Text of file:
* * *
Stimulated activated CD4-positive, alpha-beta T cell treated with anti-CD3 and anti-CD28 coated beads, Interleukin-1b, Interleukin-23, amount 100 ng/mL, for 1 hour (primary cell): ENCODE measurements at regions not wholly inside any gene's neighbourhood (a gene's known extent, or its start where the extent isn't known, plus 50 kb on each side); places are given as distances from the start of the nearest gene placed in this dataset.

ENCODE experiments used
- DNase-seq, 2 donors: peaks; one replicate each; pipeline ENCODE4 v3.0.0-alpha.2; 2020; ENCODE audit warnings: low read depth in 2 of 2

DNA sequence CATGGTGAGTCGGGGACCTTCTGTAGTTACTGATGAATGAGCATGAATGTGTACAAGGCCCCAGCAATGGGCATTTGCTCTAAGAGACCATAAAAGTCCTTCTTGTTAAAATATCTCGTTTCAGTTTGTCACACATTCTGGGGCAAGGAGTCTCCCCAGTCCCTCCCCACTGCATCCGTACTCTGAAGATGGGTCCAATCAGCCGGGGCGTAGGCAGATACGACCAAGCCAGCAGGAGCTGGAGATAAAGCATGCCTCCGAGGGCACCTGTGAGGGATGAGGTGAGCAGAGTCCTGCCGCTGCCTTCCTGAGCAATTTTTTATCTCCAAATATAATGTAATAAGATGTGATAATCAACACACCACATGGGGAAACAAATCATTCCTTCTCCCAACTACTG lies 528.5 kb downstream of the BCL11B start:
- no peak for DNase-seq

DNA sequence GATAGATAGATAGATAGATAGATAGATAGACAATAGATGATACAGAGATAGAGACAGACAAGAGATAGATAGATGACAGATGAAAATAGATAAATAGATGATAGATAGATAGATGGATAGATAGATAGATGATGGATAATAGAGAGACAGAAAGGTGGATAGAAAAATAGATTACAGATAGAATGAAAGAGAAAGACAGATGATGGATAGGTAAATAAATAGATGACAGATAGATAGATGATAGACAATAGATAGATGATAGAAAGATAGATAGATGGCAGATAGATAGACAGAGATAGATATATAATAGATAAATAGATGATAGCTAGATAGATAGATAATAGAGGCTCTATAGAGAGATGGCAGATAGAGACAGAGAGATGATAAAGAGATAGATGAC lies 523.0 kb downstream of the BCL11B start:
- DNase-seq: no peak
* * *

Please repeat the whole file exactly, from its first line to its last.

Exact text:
Stimulated activated CD4-positive, alpha-beta T cell treated with anti-CD3 and anti-CD28 coated beads, Interleukin-1b, Interleukin-23, amount 100 ng/mL, for 1 hour (primary cell): ENCODE measurements at regions not wholly inside any gene's neighbourhood (a gene's known extent, or its start where the extent isn't known, plus 50 kb on each side); places are given as distances from the start of the nearest gene placed in this dataset.

ENCODE experiments used
- DNase-seq, 2 donors: peaks; one replicate each; pipeline ENCODE4 v3.0.0-alpha.2; 2020; ENCODE audit warnings: low read depth in 2 of 2

DNA sequence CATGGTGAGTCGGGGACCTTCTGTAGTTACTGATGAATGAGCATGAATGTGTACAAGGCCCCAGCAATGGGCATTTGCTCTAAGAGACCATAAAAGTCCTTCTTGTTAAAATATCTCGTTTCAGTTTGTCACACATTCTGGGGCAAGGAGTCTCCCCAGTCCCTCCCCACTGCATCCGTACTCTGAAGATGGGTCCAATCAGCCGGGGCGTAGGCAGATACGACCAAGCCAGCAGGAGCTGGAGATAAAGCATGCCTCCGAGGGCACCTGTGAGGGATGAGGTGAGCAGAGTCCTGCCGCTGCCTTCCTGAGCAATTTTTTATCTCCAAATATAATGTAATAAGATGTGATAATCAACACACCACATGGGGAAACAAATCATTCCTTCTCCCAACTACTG lies 528.5 kb downstream of the BCL11B start:
- no peak for DNase-seq

DNA sequence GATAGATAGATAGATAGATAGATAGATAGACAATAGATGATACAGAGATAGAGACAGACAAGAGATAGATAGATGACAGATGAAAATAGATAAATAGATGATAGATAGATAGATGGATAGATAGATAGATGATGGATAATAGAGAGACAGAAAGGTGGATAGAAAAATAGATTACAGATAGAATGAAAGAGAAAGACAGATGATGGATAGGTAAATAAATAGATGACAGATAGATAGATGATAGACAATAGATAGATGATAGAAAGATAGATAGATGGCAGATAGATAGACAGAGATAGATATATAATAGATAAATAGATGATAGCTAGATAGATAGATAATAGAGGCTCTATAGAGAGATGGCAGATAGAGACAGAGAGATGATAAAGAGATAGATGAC lies 523.0 kb downstream of the BCL11B start:
- DNase-seq: no peak